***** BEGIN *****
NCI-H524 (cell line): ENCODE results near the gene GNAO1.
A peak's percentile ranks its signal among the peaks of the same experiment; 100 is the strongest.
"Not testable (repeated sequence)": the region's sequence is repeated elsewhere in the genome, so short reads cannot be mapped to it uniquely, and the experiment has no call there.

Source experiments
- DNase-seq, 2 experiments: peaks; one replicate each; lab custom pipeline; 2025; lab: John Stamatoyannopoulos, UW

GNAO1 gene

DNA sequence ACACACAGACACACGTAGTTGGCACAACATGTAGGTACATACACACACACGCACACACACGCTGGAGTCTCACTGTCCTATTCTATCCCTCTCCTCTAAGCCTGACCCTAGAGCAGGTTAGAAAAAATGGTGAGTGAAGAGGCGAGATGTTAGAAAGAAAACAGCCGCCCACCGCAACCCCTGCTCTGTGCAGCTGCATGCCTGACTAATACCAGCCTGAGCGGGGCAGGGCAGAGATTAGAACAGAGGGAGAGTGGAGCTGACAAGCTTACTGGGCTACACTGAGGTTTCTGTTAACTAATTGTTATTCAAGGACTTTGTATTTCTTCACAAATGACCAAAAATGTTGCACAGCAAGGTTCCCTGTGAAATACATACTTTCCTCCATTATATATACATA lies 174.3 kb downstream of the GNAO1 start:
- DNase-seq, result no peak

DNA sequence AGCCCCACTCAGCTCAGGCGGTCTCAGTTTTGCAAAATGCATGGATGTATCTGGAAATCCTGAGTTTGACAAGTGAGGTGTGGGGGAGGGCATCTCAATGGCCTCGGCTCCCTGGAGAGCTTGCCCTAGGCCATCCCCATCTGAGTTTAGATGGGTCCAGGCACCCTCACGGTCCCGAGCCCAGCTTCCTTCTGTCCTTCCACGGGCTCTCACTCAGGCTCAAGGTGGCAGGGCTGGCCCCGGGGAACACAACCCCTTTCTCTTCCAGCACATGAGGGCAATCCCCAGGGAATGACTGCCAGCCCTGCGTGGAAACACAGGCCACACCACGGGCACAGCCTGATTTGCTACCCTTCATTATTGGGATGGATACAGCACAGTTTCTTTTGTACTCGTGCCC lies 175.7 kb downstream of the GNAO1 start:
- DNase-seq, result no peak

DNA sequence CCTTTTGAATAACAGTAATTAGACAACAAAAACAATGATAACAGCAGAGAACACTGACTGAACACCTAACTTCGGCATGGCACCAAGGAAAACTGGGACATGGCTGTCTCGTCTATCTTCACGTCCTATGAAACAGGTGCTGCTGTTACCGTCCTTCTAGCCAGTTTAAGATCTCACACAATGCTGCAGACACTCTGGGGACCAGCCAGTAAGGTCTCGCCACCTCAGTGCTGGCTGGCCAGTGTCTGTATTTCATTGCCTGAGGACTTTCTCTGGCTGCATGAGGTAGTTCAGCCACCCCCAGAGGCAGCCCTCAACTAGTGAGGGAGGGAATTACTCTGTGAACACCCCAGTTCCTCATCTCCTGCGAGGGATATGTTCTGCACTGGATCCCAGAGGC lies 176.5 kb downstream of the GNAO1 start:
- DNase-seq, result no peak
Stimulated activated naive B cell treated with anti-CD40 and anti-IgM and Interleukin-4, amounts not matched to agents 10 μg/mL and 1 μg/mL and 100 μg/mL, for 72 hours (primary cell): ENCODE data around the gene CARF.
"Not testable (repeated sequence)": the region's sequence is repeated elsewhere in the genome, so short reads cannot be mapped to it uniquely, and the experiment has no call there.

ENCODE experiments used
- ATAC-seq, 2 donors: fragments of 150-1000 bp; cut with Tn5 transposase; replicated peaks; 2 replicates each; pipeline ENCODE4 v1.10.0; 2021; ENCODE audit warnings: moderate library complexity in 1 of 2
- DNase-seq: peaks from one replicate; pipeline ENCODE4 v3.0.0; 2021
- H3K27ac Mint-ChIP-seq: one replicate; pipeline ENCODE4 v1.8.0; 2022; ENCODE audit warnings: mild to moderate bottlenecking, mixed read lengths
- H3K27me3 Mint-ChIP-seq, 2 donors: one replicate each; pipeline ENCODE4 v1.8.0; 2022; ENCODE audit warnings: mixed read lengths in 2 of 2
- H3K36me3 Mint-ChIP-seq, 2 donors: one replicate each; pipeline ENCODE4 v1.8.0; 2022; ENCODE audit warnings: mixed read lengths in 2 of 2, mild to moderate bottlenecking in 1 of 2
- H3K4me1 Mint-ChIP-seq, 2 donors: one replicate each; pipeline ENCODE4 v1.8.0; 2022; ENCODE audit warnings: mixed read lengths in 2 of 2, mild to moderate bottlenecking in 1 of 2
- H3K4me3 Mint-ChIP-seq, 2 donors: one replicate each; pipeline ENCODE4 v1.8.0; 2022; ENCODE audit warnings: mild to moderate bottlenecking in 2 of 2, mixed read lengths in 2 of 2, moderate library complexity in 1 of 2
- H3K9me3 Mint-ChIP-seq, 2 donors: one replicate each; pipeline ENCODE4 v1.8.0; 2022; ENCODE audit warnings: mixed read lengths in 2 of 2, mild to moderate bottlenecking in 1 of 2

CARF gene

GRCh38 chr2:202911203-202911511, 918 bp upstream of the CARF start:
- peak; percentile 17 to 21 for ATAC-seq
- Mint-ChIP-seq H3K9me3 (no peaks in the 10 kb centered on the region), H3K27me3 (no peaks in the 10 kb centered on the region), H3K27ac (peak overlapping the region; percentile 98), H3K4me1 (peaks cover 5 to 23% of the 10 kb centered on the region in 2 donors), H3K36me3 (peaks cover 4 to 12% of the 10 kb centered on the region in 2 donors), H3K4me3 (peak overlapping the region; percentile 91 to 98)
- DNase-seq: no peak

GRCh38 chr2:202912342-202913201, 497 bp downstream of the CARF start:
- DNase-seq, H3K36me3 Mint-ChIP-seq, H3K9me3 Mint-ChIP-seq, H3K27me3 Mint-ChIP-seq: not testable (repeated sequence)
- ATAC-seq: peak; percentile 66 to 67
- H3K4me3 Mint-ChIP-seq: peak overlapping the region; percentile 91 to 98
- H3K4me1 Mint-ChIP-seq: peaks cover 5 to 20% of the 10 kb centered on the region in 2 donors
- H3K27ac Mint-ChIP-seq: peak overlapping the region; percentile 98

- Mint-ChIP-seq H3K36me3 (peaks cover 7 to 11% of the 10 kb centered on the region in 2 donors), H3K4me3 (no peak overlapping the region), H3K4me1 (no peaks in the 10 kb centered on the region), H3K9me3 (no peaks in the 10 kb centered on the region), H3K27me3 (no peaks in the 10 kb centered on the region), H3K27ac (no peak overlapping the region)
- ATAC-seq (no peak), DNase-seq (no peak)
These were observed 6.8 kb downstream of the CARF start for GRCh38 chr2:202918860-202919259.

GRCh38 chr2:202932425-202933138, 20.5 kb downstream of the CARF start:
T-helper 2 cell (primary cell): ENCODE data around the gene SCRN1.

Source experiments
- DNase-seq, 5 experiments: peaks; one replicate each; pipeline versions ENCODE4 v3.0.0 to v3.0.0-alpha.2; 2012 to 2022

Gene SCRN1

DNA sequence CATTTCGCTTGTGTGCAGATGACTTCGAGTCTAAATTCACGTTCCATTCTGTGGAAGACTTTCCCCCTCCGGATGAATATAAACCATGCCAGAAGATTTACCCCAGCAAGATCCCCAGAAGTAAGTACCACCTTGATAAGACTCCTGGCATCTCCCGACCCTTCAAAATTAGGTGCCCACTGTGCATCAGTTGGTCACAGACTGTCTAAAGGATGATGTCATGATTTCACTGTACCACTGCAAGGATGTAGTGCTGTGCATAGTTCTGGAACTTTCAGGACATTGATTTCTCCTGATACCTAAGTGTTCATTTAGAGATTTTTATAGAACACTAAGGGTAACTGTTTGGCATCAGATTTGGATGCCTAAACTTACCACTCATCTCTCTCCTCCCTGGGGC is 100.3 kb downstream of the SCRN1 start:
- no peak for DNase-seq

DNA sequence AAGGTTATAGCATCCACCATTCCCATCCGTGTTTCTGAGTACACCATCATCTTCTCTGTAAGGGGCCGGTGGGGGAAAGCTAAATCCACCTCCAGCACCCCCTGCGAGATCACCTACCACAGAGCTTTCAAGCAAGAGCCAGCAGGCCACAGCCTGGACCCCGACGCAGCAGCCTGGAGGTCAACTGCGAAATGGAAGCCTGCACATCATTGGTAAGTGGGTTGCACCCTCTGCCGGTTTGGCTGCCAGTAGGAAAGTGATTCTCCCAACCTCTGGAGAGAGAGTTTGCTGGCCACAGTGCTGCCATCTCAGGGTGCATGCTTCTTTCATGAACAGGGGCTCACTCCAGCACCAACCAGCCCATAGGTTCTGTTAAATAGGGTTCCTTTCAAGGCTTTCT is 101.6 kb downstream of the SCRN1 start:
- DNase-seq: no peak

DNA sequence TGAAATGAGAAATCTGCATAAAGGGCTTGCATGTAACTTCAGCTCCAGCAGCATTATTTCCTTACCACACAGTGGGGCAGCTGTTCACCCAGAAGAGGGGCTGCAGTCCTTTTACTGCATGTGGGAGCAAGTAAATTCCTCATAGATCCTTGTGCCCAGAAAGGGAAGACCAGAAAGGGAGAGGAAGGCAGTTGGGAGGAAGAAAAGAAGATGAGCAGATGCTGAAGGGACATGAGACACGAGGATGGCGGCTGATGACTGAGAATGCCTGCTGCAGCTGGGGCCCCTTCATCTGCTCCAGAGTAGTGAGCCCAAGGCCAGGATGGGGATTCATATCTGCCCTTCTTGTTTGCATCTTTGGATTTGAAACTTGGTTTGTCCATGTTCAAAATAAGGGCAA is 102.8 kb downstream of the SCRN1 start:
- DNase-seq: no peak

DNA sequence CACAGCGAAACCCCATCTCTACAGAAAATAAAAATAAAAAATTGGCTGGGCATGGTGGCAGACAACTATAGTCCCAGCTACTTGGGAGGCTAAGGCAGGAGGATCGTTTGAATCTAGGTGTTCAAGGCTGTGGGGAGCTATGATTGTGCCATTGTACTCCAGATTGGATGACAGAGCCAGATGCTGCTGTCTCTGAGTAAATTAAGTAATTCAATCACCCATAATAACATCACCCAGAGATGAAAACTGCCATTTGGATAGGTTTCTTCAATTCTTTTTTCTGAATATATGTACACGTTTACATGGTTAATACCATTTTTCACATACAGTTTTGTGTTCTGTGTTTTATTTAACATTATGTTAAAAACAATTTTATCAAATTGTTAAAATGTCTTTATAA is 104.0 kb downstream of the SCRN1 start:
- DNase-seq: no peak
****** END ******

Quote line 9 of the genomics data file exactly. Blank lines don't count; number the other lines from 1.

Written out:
DNA sequence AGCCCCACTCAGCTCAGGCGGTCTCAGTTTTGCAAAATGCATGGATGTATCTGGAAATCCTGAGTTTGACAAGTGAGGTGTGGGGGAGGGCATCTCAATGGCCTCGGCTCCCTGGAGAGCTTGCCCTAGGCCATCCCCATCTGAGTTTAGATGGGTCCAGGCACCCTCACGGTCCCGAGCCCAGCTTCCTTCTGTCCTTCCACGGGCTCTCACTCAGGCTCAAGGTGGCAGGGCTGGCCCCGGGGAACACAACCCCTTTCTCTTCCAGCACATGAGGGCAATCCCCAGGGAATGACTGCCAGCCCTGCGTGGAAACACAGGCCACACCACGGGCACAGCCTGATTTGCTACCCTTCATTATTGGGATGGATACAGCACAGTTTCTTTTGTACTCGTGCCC lies 175.7 kb downstream of the GNAO1 start: